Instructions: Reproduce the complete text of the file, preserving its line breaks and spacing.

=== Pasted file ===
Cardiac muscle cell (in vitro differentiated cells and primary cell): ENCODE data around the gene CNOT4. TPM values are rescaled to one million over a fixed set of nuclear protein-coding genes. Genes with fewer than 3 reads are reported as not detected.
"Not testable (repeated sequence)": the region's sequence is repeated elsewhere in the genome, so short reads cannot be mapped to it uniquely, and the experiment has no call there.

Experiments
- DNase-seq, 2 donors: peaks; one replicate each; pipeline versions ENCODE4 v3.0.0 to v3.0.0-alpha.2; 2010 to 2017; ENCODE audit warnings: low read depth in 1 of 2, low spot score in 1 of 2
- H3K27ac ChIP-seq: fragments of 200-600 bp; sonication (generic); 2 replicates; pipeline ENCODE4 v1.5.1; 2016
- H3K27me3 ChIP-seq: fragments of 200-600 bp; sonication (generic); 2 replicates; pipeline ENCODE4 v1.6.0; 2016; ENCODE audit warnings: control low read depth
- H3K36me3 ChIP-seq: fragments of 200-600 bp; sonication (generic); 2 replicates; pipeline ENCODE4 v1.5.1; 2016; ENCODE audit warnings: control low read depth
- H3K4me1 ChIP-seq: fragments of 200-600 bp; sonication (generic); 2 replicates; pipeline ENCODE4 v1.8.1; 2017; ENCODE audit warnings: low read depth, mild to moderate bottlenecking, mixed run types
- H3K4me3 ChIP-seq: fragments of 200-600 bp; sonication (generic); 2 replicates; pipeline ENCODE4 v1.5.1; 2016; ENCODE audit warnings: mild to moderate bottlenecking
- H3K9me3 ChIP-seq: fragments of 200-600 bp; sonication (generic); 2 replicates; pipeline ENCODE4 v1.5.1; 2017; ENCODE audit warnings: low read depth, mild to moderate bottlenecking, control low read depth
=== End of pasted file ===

Cardiac muscle cell (in vitro differentiated cells and primary cell): ENCODE data around the gene CNOT4. TPM values are rescaled to one million over a fixed set of nuclear protein-coding genes. Genes with fewer than 3 reads are reported as not detected.
"Not testable (repeated sequence)": the region's sequence is repeated elsewhere in the genome, so short reads cannot be mapped to it uniquely, and the experiment has no call there.

Experiments
- DNase-seq, 2 donors: peaks; one replicate each; pipeline versions ENCODE4 v3.0.0 to v3.0.0-alpha.2; 2010 to 2017; ENCODE audit warnings: low read depth in 1 of 2, low spot score in 1 of 2
- H3K27ac ChIP-seq: fragments of 200-600 bp; sonication (generic); 2 replicates; pipeline ENCODE4 v1.5.1; 2016
- H3K27me3 ChIP-seq: fragments of 200-600 bp; sonication (generic); 2 replicates; pipeline ENCODE4 v1.6.0; 2016; ENCODE audit warnings: control low read depth
- H3K36me3 ChIP-seq: fragments of 200-600 bp; sonication (generic); 2 replicates; pipeline ENCODE4 v1.5.1; 2016; ENCODE audit warnings: control low read depth
- H3K4me1 ChIP-seq: fragments of 200-600 bp; sonication (generic); 2 replicates; pipeline ENCODE4 v1.8.1; 2017; ENCODE audit warnings: low read depth, mild to moderate bottlenecking, mixed run types
- H3K4me3 ChIP-seq: fragments of 200-600 bp; sonication (generic); 2 replicates; pipeline ENCODE4 v1.5.1; 2016; ENCODE audit warnings: mild to moderate bottlenecking
- H3K9me3 ChIP-seq: fragments of 200-600 bp; sonication (generic); 2 replicates; pipeline ENCODE4 v1.5.1; 2017; ENCODE audit warnings: low read depth, mild to moderate bottlenecking, control low read depth